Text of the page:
Six Niger Delta states which also six constitute states of the South-South geopolitical region have garnered a total of N9.53 trn from the Federation accounts in the last 19 years specifically between the year 2000 and 2019 according to the Nigeria Extractive Industries Transparency Initiative (NEITI),   

NEITI, in a book, titled, “Perception of the Impact of 13% Oil Derivation Allocation”, launched in Abuja, yesterday, lamented that these huge allocations and various other interventions in the Niger Delta had failed to reverse the conditions of poverty and underdevelopment suffered by the region.

The South-South states are Edo, Delta, Bayelsa, Rivers, Cross River and Akwa Ibom.
In a section of the book, titled: “Oil Revenue Management and Benefits Capture in Nigeria’s Niger Delta”, authored by the staff of NEITI — Dauda Garuba, Dieter Bassi & Adaure Njoku, the transparency agency stated that the amount allocated to the six South-South states was three times the allocation to the states in the South-East region.

NEITI said: “A breakdown of the figures reveals that N9.53trillion was allocated to the six states of the South-South geopolitical region between 2000 and 2018. This is almost double of the allocation (N4.73trillion) to the second-highest geopolitical zone, North-West, and over three times the allocation to South-East geopolitical region.

“The 13% oil derivationallocation to the South-South states is the major reason for the observed hugerevenue disparity. Even though Abia and Imo states in the South-East region andOndo State in the South-West region also draw from the 13% derivation funds,their shares are way insignificant

 In terms of their contribution to the quantum of oil produced and the number of states that produce oil in their regions – to warrant any significant difference in the observed figures posted by these regions, let alone the figures of other non-oil producing regions.”

NEITI explained thatthis reality, added to the deepening social and environmental consequences ofextraction, had turned the Niger Delta into an epicentre of unmatchedcontradictions.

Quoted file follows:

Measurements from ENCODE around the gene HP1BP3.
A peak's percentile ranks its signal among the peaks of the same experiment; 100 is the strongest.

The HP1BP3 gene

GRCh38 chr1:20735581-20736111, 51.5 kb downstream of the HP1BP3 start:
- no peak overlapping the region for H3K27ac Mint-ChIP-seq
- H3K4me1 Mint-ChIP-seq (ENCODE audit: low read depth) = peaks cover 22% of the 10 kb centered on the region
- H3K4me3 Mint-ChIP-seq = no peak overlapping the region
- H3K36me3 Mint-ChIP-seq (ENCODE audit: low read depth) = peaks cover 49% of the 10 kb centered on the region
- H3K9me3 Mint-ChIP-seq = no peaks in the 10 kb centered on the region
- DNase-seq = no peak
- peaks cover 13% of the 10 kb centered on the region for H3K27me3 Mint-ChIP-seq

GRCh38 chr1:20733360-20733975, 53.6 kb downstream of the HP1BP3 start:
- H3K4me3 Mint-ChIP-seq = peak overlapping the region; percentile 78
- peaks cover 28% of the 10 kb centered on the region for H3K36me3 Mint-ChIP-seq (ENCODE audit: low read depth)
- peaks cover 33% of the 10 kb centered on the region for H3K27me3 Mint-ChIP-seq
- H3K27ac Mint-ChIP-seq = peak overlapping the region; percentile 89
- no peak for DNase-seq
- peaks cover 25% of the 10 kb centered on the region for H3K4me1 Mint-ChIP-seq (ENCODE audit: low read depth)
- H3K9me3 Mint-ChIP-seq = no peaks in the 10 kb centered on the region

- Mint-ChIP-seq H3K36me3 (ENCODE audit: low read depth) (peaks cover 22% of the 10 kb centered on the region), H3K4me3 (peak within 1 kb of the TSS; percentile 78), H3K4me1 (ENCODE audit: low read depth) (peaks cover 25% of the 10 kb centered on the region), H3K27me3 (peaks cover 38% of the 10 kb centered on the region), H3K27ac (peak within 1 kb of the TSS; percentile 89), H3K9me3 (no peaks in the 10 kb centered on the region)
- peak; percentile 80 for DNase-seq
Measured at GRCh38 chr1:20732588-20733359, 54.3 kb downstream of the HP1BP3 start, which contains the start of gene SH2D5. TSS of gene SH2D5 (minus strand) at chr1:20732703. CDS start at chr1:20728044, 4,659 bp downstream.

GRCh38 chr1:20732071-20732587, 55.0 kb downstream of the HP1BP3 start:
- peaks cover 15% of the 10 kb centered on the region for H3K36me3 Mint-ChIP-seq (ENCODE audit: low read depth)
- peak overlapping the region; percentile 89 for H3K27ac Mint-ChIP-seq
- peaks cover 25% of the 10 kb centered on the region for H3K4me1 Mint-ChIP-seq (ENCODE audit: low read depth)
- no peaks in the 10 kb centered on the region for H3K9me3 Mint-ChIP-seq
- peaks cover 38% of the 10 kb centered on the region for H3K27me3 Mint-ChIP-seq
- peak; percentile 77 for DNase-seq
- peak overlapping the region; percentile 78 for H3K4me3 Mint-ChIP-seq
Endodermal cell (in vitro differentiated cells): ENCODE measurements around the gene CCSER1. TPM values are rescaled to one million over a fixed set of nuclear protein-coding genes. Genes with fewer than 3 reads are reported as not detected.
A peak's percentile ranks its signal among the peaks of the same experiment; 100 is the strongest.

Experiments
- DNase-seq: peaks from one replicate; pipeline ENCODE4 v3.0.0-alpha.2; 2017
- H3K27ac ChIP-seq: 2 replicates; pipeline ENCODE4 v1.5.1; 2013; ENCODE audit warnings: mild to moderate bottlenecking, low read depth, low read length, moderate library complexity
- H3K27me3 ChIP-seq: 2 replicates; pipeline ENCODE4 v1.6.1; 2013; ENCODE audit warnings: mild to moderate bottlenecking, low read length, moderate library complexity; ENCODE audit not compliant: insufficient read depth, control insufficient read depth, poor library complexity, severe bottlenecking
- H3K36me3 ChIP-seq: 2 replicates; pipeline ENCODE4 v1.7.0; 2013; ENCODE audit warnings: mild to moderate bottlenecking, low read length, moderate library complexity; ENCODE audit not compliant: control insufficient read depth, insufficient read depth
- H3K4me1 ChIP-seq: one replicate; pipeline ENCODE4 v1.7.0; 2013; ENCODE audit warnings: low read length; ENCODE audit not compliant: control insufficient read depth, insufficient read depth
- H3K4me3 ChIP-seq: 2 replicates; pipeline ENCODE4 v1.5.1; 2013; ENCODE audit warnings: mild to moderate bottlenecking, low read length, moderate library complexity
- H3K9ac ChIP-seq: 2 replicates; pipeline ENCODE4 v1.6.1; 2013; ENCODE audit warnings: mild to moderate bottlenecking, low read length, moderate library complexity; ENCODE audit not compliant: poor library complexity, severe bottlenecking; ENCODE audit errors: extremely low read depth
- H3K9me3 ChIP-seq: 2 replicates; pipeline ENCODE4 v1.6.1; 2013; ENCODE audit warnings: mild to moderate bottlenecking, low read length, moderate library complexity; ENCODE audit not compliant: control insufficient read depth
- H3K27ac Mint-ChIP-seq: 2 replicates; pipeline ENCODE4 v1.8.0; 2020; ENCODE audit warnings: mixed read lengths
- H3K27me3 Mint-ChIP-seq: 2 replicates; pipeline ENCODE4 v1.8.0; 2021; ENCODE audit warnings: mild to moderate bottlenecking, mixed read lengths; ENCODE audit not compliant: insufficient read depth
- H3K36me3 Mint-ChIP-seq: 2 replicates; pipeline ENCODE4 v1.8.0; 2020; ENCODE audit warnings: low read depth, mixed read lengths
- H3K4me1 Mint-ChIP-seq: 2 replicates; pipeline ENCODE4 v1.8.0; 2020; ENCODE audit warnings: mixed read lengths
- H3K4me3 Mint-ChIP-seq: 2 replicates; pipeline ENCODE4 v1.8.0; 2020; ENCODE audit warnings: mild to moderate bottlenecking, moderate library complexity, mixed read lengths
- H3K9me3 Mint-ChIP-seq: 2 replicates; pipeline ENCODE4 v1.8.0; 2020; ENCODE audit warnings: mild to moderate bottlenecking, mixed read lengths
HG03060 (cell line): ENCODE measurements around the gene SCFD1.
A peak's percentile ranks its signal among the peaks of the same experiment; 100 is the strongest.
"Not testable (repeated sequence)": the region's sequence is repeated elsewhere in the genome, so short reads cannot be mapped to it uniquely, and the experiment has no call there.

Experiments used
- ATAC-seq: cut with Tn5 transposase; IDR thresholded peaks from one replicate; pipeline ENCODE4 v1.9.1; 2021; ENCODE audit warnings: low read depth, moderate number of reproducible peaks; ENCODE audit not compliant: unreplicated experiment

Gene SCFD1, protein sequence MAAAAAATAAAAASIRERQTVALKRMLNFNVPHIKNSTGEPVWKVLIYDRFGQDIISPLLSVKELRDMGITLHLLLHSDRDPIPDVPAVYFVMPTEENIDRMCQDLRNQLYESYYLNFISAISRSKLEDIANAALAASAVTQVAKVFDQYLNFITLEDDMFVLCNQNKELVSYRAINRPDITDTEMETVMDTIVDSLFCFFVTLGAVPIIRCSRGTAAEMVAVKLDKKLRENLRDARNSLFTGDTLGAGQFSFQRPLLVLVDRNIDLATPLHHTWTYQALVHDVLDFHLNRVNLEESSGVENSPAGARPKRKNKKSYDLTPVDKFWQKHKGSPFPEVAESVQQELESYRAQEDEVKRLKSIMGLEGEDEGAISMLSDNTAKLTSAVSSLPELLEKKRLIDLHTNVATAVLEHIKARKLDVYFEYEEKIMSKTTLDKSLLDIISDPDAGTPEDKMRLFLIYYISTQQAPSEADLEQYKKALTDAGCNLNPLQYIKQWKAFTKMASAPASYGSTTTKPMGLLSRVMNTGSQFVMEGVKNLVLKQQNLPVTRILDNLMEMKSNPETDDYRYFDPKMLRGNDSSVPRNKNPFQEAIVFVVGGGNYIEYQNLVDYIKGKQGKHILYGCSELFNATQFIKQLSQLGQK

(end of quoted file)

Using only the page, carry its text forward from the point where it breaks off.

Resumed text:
On the one hand,according to NEITI, the region is home to highest sub-national revenue earnersfrom the Federation Accounts, while on the other hand, it shows very limitedimpacts in terms of the real value realised from the huge revenue allocationand disbursement to its component states.

It added that the topfour sub-national oil producers and revenue earners, namely, Akwa Ibom,Bayelsa, Delta and Rivers states, received N1.60trillion, N1.20trillion,N1.38trillion and N1.54trillion, respectively from 2001 to 2018, noting thatdespite earning so much, the four states are also among the highest indebtedstates in Nigeria.

NEITI said: “As at September 2019, the Debt Management Office (DMO) puts Akwa Ibom’s debt profile at N237.4billion; Bayelsa at N127.2billion; Delta at N230.57billion; and Rivers at N266.9billion.

It added that: “Worsestill is that despite being the epicentre of several development policyinitiatives tailored to respond to the ecological needs and the negativeconsequences of oil extraction, the development outcomes from those initiativeshave met only minimal expectations.

“Despite Federal Government-led initiatives, such as the Niger Delta Development Board, the Niger Delta Basin Development Authority, the Presidential Committee on 1.5% Derivation Fund, the Oil Mineral Producing Areas Development Commission, the Niger Delta Development Commission and the Ministry of Niger Delta) to sub-national governments’ use of the 13% oil revenue derivation funds, the interventions in the Niger Delta are yet to reverse or significantly improve the conditions of poverty and underdevelopment of citizens of the region.

“Put differently, thehigher revenue disbursement to Niger Delta states from the Federation AccountsAllocation Committee (FAAC) on account of 13% oil derivation have raisedcitizens’ expectations of millions of people in the region”, it added.